August 17, 2014. Springfield, IL. (ONN) Officials from the Illinois Medical Cannabis Pilot Program announced that applications for patients, doctors, distributors and growers are now available. The Illinois Medical Marijuana law went into effect January 1st, but it’s taken the state all year to turn the law into an actual functioning program. Applications will be accepted in two stages, based alphabetically by the applicant’s last name. There are also other fees and specifics that participants should be aware of.
23 states and DC have legalized Medical Marijuana as of Jan 1, 2014. Image courtesy of Americans For Safe Access.
Medical Marijuana patients
Illinois residents who wish to apply for a permit to buy, possess and consume medical marijuana, and who believe they have one of the many medical conditions that make them eligible, will be able to submit their application to state officials beginning in two weeks. Patients whose last names begin with the letters A through L can begin applying on September 2 through October 31. Those whose last names begin with M through Z will have an application window of November 1 through December 31.
The cost for medical marijuana patients includes a yearly $100 application fee. A discounted fee of $50 per year is extended to military veterans and those on Social Security Disability. The fee goes toward a fingerprint background check on all applicants that authorities conduct after the patient signs a consent form. State officials insist would-be patients must wait until the appropriate start date before submitting any applications or documents. The agency insists that any forms submitted before that date will be discarded.
Dispensaries and growers
While the patients’ application has finally been approved and released, the application for prospective marijuana shops and marijuana farms has been posted online, but is only a draft version. ‘We anticipate the application window for Dispensary and Cultivation Center Applicants to be Monday, September 8, 2014 through Monday, September 22, 2014,’ the state website notes, ‘More details will follow in the coming weeks.’
The Illinois Medical Marijuana law allows 60 dispensaries around the state, with 13 allocated for Chicago. The cultivation centers, or marijuana farms, will be capped at 21 across the state. Both types of facilities have been strapped with local zoning laws enacted by anti-medical marijuana politicians in a handful of towns and cities in Illinois, including Chicago. In many instances, patients will have to travel a long distance to an industrial park with few streets and no sidewalks just to obtain their doctor-prescribed medication.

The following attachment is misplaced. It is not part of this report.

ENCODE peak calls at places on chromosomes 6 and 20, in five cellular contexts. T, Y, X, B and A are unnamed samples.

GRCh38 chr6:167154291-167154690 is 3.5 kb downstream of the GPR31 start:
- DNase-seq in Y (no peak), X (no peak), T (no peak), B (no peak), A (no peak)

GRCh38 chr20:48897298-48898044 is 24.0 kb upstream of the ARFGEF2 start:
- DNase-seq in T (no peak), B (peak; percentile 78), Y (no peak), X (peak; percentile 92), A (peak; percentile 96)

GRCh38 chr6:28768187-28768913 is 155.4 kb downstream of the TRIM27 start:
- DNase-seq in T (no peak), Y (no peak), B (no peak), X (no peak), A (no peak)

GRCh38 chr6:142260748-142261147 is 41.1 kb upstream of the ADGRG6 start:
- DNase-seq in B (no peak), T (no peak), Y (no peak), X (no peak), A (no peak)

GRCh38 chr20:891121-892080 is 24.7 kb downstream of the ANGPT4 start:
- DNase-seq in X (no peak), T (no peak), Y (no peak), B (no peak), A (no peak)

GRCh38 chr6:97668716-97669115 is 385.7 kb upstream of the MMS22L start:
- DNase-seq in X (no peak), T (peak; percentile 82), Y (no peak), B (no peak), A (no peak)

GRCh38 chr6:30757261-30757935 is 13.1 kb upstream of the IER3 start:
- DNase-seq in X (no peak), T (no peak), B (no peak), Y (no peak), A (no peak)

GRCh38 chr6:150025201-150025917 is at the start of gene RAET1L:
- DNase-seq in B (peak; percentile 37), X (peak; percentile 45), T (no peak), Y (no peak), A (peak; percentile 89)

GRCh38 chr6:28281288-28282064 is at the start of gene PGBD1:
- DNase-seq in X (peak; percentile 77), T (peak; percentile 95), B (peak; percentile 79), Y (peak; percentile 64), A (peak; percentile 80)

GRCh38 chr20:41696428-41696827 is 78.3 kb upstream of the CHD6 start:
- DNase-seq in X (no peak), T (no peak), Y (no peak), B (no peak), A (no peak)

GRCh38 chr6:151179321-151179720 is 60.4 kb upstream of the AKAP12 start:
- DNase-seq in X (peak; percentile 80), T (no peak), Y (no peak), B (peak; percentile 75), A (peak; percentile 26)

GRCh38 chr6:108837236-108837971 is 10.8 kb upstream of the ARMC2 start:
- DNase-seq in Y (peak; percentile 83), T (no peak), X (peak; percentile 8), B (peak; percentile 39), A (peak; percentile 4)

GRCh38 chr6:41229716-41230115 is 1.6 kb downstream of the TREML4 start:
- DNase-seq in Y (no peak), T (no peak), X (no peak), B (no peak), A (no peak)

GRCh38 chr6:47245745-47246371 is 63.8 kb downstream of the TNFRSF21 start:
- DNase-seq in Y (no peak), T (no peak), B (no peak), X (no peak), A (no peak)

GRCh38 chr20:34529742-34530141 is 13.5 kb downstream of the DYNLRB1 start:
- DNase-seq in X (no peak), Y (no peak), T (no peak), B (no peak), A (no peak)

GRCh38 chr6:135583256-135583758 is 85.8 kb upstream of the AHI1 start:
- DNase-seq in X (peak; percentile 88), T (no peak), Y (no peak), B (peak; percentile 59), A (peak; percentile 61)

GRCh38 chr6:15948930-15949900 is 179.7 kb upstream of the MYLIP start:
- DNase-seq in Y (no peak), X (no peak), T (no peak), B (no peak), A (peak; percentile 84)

The rich get richer, everyone else gets poorer
In yet another example of why the rich keep getting richer while everyone else gets poorer, the Illinois Medical Marijuana program only allows the very wealthy to profit from the new industry. Rather than make the entire process medical-based, community-based, or charity-based, state Democrats with a super majority in the Illinois Legislature set up the law so that it would be based on money and political clout.
Hopeful dispensary owners must include a non-refundable $5,000 application fee. If approved as one of the coveted 60 legal shops, owners must then pay a $30,000 registration fee and prove they have at least $400,000 in liquid assets. On top of that, they are required to secure a $50,000 bond before they can open up for business.
Those who would like to open one of the state’s 21 marijuana farms will have to pony up even more money. All potential applicants must pay a $25,000 non-refundable application fee. If approved, they must then pay a $200,000 permit fee. They must also provide evidence they possess $500,000 in liquid assets and then secure a bond for $2 million.
Town Hall meetings
To answer questions from those who hope to participate in the Illinois Medical Marijuana program, officials quickly scheduled three community meetings with very little notice. The first meeting was held downstate in Collinsville three days ago. The second meeting is scheduled for tomorrow in Peoria. And the final town hall will occur in Chicago on August 20 at Northeastern University.
The Illinois Medical Cannabis Pilot Program website contains all the various applications for patients, dispensaries, doctors and growers. The Fingerprint Consent form is also available, as well as zoning information for potential dispensers and growers, and a FAQ publication for patients and caregivers.
To access the various applications or to obtain more information, visit the Illinois Medical Cannabis Pilot Program website.
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